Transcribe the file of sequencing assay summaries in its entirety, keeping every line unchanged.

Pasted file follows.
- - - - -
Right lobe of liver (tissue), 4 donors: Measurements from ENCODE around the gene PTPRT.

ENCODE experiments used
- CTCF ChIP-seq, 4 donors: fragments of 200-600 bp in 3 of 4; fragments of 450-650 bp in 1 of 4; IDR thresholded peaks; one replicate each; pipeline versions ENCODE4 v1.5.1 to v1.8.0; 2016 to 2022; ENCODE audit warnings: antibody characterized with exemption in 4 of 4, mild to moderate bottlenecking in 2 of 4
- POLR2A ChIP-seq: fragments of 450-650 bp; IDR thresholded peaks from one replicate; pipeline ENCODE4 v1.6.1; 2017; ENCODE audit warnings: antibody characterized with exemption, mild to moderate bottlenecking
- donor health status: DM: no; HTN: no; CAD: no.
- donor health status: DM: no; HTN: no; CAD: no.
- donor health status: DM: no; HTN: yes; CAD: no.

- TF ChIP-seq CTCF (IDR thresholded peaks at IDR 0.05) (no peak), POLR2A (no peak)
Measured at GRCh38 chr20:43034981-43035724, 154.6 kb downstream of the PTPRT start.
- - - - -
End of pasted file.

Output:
Right lobe of liver (tissue), 4 donors: Measurements from ENCODE around the gene PTPRT.

ENCODE experiments used
- CTCF ChIP-seq, 4 donors: fragments of 200-600 bp in 3 of 4; fragments of 450-650 bp in 1 of 4; IDR thresholded peaks; one replicate each; pipeline versions ENCODE4 v1.5.1 to v1.8.0; 2016 to 2022; ENCODE audit warnings: antibody characterized with exemption in 4 of 4, mild to moderate bottlenecking in 2 of 4
- POLR2A ChIP-seq: fragments of 450-650 bp; IDR thresholded peaks from one replicate; pipeline ENCODE4 v1.6.1; 2017; ENCODE audit warnings: antibody characterized with exemption, mild to moderate bottlenecking
- donor health status: DM: no; HTN: no; CAD: no.
- donor health status: DM: no; HTN: no; CAD: no.
- donor health status: DM: no; HTN: yes; CAD: no.

- TF ChIP-seq CTCF (IDR thresholded peaks at IDR 0.05) (no peak), POLR2A (no peak)
Measured at GRCh38 chr20:43034981-43035724, 154.6 kb downstream of the PTPRT start.